Diebold Nixdorf, as Diebold is known today following the acquisition of its major German rival, is the embodiment of a company that has responded well when the time came to reinvent itself. The company has thrived on nearly 160 years of brand reinvention.
Diebold has posted annual sales around $4.5 billion and is No. 1 in the global ATM market. The company’s headquarters straddles the line between Stark and Summit counties, though it is considered a longtime Stark County company. Founded in 1859, Diebold began manufacturing safes and bank vaults in downtown Canton.
The market eventually became saturated with bank safes, which did not need to be replaced very often. Diebold needed to reinvent itself.
The company’s business strategy was to leverage the relationship strength it built with its bank customers and develop other products they might buy. One example is the pneumatic vacuum tube that transports our transactions from the drive-through window into the bank. Diebold owns a long list of products and services it innovated and successfully introduced to the banking industry.
The big move came in the early 1970s. Diebold continued to leverage its knowledge of the banking industry and pivoted to a company that made automated teller machines, ATMs. Diebold reinvented itself.
Our agency was fortunate to help introduce Stark County to automated teller machines through our work with Harter Bank, subsequently acquired by KeyBank. The campaign theme was TABBY, an acronym for “Total Automatic Banking By You.”
We hired a demonstrator and named her TABBY. She would go from branch to branch, showing customers how to work the new machine. People looked in the newspaper and listened to the radio to find out which branch she would be at next. It was a phenomenon.
Today, there are close to a half-million ATMs in the U.S. and another half-million throughout the rest of the world. This has been a very good business for 50 years for Diebold, but experts say the ATM market has matured and flattened.
We use less cash, and instead rely on our credit and debit cards. ATMs are being replaced with digital pay methods. The biggest disruptor might be our smartphones, which we use to make purchases and transactions of all kinds.
There is a game-changing, digital transformation going on in the banking and retail industries.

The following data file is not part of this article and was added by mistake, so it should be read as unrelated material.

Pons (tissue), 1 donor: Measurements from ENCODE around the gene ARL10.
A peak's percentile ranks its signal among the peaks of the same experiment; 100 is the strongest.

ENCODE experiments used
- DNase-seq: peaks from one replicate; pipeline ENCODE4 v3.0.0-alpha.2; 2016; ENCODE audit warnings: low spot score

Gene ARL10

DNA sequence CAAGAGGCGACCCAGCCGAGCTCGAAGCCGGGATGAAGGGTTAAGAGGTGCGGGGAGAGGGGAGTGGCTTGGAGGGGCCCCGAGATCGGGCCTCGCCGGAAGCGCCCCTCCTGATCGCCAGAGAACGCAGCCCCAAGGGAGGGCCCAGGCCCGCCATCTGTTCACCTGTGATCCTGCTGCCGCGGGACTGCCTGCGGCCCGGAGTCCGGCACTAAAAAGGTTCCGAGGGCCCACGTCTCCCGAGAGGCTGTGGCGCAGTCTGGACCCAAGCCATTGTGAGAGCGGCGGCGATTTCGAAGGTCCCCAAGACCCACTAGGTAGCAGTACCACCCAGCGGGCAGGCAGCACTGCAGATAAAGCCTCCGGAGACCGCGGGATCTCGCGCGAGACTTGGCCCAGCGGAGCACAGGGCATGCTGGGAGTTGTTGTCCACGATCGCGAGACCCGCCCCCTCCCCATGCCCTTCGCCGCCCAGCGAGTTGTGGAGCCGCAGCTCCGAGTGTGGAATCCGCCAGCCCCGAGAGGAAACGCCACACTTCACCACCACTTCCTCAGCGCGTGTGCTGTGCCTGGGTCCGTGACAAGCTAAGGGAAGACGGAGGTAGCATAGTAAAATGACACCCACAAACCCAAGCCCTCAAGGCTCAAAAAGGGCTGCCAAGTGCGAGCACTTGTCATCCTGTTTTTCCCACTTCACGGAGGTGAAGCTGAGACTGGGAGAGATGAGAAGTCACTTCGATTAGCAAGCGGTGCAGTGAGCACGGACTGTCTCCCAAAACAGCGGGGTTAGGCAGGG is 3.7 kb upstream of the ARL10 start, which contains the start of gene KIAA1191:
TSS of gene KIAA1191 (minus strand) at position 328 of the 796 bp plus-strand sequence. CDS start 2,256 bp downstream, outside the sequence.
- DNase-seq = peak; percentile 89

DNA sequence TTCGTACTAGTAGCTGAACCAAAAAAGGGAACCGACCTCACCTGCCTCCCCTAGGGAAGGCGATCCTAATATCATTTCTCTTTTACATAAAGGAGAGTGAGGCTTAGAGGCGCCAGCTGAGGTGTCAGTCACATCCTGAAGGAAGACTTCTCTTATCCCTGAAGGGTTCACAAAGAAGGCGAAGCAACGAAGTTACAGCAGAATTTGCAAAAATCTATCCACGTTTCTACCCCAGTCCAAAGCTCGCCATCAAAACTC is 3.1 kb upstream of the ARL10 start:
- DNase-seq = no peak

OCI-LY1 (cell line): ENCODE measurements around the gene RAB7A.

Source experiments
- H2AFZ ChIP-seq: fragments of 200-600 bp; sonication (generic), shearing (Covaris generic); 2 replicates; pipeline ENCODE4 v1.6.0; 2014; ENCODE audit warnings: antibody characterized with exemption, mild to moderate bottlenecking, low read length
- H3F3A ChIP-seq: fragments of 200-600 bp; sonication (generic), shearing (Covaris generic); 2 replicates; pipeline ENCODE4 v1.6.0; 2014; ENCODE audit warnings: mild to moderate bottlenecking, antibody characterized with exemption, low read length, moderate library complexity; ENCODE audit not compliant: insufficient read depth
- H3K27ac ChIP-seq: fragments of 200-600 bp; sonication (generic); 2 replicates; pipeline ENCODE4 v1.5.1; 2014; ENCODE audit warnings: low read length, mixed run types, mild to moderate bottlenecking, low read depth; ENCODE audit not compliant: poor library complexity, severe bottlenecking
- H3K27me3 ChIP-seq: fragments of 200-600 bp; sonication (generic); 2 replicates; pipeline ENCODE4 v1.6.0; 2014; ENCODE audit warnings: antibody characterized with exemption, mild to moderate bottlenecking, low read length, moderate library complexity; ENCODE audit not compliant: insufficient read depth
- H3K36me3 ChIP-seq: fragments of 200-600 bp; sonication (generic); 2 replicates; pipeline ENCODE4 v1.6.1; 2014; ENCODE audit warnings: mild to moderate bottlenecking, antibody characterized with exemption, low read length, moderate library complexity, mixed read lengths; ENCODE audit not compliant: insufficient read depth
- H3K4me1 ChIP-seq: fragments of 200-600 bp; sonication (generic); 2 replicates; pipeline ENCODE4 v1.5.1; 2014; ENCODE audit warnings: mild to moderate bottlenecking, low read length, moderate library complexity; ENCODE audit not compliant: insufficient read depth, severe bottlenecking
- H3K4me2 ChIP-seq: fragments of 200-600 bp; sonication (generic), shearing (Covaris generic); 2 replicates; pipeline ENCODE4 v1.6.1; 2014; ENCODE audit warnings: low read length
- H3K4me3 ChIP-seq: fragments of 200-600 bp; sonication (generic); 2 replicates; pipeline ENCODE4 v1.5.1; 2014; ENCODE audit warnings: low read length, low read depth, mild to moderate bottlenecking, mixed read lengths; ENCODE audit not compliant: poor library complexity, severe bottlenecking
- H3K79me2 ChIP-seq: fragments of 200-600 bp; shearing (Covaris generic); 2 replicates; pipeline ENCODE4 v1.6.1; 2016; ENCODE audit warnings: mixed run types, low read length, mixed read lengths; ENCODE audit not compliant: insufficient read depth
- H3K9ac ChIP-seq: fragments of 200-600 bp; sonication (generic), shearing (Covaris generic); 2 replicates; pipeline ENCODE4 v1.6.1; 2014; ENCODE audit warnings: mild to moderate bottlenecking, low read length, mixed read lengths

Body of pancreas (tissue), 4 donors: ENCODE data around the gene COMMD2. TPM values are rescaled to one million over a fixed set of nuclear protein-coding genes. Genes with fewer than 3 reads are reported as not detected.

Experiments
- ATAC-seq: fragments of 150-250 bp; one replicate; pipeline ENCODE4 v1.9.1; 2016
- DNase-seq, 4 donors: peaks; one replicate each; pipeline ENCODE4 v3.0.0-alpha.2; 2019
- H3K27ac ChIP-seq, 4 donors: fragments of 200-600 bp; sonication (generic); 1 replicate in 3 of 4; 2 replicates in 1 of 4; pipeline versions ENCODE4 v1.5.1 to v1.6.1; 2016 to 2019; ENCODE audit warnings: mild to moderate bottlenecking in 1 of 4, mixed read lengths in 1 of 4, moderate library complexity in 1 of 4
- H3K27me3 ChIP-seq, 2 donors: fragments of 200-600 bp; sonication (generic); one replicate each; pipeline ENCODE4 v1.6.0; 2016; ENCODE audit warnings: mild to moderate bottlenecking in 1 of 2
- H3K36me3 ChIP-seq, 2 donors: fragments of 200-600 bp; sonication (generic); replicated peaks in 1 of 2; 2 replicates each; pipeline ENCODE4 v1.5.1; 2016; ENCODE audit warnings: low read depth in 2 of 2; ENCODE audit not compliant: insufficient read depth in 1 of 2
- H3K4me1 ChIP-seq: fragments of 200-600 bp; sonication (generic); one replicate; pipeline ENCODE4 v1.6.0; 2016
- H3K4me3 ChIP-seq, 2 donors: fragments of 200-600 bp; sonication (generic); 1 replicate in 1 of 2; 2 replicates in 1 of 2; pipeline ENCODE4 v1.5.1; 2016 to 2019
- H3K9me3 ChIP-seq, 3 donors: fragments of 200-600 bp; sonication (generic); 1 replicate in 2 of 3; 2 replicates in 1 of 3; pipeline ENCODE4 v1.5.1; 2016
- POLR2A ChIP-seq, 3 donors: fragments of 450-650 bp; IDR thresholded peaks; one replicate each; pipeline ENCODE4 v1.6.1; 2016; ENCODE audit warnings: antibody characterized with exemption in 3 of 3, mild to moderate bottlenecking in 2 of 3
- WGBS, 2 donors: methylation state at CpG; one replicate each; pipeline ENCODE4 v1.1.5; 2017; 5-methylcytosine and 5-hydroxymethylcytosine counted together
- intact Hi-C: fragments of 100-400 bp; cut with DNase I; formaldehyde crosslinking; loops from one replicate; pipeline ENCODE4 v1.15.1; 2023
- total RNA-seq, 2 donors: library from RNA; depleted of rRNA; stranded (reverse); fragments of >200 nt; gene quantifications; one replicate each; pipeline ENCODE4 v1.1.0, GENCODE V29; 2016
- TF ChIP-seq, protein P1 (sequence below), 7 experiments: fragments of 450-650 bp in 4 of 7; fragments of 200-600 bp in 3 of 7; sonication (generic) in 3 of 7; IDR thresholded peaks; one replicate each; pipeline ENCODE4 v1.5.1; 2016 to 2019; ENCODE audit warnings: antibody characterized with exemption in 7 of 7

Diebold's evolving strategy
Diebold hasn’t sat idle. It closely has been watching the marketplace change over the past decade. It knew it needed to reinvent itself — again. Where and what is Diebold’s Act 3?
The Smithsonian Institution hired Diebold to secure the Hope Diamond. The federal government hired Diebold to secure documents, including The Constitution, the Bill of Rights and the Declaration of Independence.
The Diebold brand has become synonymous with the idea around security and financial transactions. It is positioned to help retailers and banks connect the dots between the physical and digital world of commerce.
Retailers, especially, are struggling to make a seamless physical-to-digital connection with their customers, so the need in the marketplace is strong.
Positioning principles suggest that is where Diebold should play; that is, building around the idea of security and financial transactions.
The competition includes some of the largest companies in the world. Positioning is all about the need to focus on one cohesive differentiating idea that customers find interesting.
How successfully can this position play out in the retail and banking industries? Where are the competitors strong? Where are they weak? Where is Diebold strong? Where is it weak? What do customers highly value?
Focus on one key idea
Positioning is about the need to focus on one cohesive differentiating idea that your customers want.
These are the same questions every company — big or small — should always be asking. The longer you’re around, the more disruptions you’re likely to encounter. It’s not a matter of if; it’s a matter of when (and to what extent). Brand reinvention is required.
Staying in business for 160 years requires making the right strategic decisions. Consider that only half of all businesses make it to five years. Diebold’s ability to adapt — to innovate — is built into its corporate DNA.
Today, more of Diebold’s sales come from service and software solutions — now more than 60 percent — than the actual piece of hardware you encounter at the bank. That's brand reinvention.
Diebold is a shining example of a company that fits in the traded-sector camp of companies, which means it is a major contributor to the local economy. A traded-sector company produces a product or service so good that it sells to companies outside our area. Two-thirds of Diebold’s sales come from outside our country.
A significant portion of that money comes back to our community and grows our economic pie.
We — government, universities, foundations, the business community, media, social-service organizations — should do all that we can to support and foster the growth of Diebold, clearly one of our community’s greatest assets.